The incredible sulk

Having just scored another unstoppable free-kick, to put you and your team en route to not just victory in a derby game, at home in front of 70,000 adoring fans, but also more or less certain dominance of the most celebrated league in world football, for the second successive year - a goal which also incidentally made you top scorer in that league, also for the second year in a row: one could be forgiven for expecting you to be amongst the happiest people on the planet.

And further, to reward you for all your hard-work, with the Champions League final no less also a significant priority, your boss; the most successful manager in world football still managing, decides to pay you the ultimate compliment by giving you a rest, to protect you for the more worthy adversaries that lie ahead no less.

Most normal footballers, let alone people, would be delighted; honoured even.

Not Cristiano Ronaldo. Oh no.

For Cristiano Ronaldo, this is not enough. No; he was hoping to reap City for all they were worth. Another goal or two at least; just to make sure that golden boot retains its place in his expansive trophy cabinet.

So, upon being informed he is to be substituted, he sulks. He stands there, hands-on-hips in disbelief, unable to look his manager in the eye. At first he refuses to move, seemingly frozen, to emphasise his disappointment. Eventually he trudges off, head down, lips out, pouting. He takes the training top being offered to him and slings it to the floor, cursing as he does so for maximum effect.

He traipses up the stairs to take his seat, all the while shaking his head and holding his head in his hands, more than conscious that the world’s media is watching. He continues to do this for the next half an hour just so they get the message: Cristiano is not happy.

As the final whistle blows, having contributed significantly to the defeat of their arch-rivals, he speeds down the touchline, toward the changing rooms, seemingly unconcerned with the thousands upon thousands who have come to pay homage to his talent.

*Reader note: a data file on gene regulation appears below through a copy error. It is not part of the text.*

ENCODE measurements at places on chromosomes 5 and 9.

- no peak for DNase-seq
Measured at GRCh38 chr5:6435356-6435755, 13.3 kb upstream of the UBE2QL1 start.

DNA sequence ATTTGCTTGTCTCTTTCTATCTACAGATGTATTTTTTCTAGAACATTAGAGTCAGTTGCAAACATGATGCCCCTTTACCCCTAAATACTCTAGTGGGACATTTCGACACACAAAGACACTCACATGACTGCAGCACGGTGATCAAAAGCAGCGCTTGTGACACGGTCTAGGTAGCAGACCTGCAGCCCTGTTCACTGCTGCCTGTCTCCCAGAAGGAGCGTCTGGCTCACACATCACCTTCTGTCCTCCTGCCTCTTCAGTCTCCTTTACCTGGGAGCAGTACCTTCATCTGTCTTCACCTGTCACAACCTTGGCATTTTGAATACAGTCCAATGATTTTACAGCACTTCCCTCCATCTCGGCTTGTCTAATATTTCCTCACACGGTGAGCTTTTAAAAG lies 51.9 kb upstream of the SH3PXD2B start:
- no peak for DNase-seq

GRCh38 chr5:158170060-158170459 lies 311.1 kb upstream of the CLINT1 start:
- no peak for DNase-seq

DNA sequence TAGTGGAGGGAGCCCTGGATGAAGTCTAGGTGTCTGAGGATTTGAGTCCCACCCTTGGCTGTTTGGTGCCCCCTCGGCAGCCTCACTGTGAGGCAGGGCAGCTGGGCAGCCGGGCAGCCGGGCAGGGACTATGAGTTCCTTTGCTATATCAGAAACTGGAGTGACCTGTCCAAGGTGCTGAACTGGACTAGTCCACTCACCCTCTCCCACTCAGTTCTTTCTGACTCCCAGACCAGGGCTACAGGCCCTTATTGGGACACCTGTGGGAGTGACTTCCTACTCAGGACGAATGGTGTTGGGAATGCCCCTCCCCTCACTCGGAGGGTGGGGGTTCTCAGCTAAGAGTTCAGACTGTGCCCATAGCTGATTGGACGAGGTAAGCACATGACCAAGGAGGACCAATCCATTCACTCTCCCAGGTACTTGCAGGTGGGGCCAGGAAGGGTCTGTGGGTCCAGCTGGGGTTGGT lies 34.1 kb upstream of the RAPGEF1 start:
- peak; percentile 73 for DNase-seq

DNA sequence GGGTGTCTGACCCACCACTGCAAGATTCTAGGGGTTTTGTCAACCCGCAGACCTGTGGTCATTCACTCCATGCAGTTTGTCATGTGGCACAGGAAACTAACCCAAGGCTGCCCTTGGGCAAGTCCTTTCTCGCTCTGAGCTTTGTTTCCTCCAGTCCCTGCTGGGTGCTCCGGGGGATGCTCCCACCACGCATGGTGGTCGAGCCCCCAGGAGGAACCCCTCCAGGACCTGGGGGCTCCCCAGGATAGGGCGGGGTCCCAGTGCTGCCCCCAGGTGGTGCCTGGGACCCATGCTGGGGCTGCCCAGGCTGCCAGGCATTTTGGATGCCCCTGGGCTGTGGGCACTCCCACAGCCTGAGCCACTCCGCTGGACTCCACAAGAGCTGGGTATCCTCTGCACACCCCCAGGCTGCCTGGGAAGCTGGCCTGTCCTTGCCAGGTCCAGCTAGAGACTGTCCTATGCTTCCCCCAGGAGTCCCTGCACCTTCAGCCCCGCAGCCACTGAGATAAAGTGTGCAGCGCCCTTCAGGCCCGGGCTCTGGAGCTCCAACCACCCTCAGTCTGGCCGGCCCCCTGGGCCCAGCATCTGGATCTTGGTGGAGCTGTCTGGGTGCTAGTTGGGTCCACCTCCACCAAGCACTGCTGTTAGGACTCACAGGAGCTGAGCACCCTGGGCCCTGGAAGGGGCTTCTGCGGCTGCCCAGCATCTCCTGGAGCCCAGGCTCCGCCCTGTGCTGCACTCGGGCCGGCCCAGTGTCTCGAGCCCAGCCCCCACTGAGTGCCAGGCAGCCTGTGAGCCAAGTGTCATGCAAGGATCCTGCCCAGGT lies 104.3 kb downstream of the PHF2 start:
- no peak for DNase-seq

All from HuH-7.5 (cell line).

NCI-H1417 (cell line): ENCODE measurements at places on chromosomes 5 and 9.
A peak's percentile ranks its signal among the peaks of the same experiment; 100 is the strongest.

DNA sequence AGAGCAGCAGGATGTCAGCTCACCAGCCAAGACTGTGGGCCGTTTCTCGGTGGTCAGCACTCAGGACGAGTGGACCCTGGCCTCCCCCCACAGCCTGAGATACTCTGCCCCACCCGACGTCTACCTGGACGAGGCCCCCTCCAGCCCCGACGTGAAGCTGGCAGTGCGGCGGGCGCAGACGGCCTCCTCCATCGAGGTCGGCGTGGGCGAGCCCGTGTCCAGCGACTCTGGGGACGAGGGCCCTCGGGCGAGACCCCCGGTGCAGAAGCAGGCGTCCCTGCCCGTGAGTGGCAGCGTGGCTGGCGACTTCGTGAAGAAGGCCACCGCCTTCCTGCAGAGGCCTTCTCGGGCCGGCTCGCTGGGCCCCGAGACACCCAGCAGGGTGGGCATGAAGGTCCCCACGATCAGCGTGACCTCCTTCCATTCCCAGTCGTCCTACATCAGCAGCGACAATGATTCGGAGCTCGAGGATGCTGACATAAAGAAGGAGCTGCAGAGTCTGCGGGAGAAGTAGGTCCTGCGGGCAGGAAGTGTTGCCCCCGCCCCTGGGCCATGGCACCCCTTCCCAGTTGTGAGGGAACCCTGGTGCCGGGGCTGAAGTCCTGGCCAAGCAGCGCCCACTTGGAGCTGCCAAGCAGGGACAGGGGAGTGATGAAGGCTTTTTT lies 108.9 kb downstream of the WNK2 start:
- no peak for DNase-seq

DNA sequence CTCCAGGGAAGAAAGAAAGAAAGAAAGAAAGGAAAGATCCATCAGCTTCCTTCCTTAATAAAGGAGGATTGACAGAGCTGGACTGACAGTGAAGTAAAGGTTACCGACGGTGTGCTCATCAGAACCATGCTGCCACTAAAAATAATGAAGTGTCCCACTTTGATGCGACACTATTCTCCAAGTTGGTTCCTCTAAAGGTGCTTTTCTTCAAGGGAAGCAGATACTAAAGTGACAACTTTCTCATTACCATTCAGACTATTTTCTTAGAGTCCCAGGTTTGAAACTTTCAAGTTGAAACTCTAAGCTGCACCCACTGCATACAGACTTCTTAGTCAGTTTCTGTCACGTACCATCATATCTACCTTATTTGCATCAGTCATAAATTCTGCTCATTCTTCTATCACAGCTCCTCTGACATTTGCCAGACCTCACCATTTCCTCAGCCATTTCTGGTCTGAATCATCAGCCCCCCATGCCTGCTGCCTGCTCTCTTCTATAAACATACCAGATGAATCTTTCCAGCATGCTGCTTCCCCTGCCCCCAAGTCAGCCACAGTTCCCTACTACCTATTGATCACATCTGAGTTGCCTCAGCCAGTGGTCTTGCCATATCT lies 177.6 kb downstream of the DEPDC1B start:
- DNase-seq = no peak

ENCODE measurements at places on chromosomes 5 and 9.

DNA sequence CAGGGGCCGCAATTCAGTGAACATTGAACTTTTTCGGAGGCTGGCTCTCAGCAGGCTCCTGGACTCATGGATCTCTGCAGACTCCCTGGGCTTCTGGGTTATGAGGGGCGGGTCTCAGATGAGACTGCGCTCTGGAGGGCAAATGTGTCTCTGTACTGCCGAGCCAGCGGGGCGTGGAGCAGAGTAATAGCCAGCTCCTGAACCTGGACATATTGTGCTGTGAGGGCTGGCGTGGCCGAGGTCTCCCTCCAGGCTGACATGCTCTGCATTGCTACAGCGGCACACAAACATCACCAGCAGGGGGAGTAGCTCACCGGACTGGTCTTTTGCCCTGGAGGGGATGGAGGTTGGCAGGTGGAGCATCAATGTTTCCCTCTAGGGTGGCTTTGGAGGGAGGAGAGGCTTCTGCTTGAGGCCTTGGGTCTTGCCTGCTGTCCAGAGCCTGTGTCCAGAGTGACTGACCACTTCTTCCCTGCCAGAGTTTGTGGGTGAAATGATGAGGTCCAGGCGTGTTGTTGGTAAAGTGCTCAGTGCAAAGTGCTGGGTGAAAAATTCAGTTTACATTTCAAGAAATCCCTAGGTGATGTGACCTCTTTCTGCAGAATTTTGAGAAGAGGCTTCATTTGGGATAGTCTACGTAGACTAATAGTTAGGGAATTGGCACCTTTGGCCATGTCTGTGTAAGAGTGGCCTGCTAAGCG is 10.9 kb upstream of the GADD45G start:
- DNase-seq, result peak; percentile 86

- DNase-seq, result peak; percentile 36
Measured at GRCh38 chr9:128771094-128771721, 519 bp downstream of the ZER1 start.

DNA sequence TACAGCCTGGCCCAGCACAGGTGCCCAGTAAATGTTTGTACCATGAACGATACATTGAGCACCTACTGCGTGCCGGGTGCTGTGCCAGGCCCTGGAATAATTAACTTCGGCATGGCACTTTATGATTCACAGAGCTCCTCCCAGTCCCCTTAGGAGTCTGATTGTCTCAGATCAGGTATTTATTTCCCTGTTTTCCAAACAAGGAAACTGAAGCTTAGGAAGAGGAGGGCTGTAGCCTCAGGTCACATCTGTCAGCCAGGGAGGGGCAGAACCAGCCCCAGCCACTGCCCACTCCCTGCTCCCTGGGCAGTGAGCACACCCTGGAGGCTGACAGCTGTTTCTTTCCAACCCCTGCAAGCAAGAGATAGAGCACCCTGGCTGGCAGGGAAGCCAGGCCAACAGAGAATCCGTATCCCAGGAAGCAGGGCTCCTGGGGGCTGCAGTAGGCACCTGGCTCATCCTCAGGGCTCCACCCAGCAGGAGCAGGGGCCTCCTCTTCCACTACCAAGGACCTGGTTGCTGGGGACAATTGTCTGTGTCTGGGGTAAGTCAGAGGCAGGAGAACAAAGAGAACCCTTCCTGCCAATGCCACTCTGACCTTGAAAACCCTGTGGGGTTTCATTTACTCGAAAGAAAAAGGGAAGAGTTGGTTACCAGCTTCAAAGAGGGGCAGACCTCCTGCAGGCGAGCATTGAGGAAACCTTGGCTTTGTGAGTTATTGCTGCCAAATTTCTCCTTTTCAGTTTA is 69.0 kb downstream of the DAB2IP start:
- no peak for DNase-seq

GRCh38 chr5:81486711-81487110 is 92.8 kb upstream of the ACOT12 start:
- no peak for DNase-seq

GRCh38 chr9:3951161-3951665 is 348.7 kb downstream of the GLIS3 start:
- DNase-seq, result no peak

Welcome to the world of Cristiano Ronaldo: the best, most self-centered, self-absorbed, preening football player in the world.

In this world: a world created by his own inexorable virtuosity, Cristiano is king and Cristiano does as he likes.


In this world Cristiano Ronaldo is fortunate though. After the game his manager, the same one he disrespected just earlier, dismisses his actions as understandable: “It is great that he wanted to play on,” he says. “It is fabulous. But I have to look at the big picture. He produced an incredible performance against Arsenal on Tuesday. He ran his socks off, Now I have Wednesday and Saturday to look after. There is no problem.”

You see,  Cristiano knows. He is not stupid. He knows that he is just too good. Better than all others. Indispensable even. And as a result, nobody, not even Alex Ferguson, the manager who would never have tolerated such a rampant ego for much of his reign at Old Trafford, would dare enforce restraint or discipline.

No, Cristiano has his agents finger paused permanently over the speed dial for the Real Madrid boardroom, just in case such petulance should ever occur.

Luckily for Cristiano, his ability to exist in such a world is a tribute, more than anything else, to his unmatchable talent.

And a good thing too, for should Cristiano’s burden ever outweigh his usefulness, Ferguson would be shot of him quicker than one of his star-sulkers unstoppable free-kicks.

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